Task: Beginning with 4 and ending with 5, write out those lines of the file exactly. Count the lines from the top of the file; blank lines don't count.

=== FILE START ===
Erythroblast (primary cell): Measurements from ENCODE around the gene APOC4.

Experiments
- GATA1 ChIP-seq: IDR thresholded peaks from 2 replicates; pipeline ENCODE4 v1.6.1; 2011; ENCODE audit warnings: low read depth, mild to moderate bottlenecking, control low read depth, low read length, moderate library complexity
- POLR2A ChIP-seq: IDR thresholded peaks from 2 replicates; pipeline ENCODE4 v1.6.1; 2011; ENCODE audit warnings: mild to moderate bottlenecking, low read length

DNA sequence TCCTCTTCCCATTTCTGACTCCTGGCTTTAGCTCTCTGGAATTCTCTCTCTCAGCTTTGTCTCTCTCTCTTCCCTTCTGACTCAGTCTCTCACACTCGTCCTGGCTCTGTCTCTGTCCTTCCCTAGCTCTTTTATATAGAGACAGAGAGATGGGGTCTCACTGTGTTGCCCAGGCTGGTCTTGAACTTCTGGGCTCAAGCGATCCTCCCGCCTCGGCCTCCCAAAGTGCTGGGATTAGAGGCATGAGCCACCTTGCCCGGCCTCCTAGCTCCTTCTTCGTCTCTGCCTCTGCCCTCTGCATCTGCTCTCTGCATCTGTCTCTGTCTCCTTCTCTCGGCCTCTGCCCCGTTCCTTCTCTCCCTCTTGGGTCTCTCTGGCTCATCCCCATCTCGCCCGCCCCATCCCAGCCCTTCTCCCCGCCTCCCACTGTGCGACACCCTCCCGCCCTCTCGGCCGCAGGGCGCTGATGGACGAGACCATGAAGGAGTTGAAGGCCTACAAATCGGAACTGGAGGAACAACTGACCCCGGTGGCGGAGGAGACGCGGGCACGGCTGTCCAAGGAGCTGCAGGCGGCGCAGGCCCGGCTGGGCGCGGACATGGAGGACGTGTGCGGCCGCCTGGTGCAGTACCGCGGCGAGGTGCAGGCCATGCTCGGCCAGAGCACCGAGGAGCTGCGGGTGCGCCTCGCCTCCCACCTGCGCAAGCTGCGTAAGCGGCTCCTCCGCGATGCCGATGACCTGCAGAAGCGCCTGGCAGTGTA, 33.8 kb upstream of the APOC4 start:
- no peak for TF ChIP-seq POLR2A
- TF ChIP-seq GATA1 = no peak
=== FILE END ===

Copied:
- POLR2A ChIP-seq: IDR thresholded peaks from 2 replicates; pipeline ENCODE4 v1.6.1; 2011; ENCODE audit warnings: mild to moderate bottlenecking, low read length

DNA sequence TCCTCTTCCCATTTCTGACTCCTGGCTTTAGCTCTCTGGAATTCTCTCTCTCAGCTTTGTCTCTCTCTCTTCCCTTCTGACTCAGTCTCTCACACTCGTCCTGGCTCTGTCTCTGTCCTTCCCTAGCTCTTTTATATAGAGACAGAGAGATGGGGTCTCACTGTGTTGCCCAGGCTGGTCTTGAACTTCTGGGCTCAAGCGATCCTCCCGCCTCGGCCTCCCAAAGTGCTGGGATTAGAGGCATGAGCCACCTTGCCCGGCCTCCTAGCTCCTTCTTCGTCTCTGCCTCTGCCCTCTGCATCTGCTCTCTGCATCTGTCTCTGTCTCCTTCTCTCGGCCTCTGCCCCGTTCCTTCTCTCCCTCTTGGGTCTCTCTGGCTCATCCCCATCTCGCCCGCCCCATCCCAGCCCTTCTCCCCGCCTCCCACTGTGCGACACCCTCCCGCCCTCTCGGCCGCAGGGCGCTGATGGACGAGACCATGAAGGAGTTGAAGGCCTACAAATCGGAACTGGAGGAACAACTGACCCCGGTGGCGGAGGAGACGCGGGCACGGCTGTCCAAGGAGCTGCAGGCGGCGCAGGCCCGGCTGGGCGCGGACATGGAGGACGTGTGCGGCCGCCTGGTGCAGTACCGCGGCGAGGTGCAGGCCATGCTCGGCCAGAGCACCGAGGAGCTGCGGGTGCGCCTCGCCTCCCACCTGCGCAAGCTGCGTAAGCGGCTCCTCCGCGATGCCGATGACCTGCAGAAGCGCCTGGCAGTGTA, 33.8 kb upstream of the APOC4 start: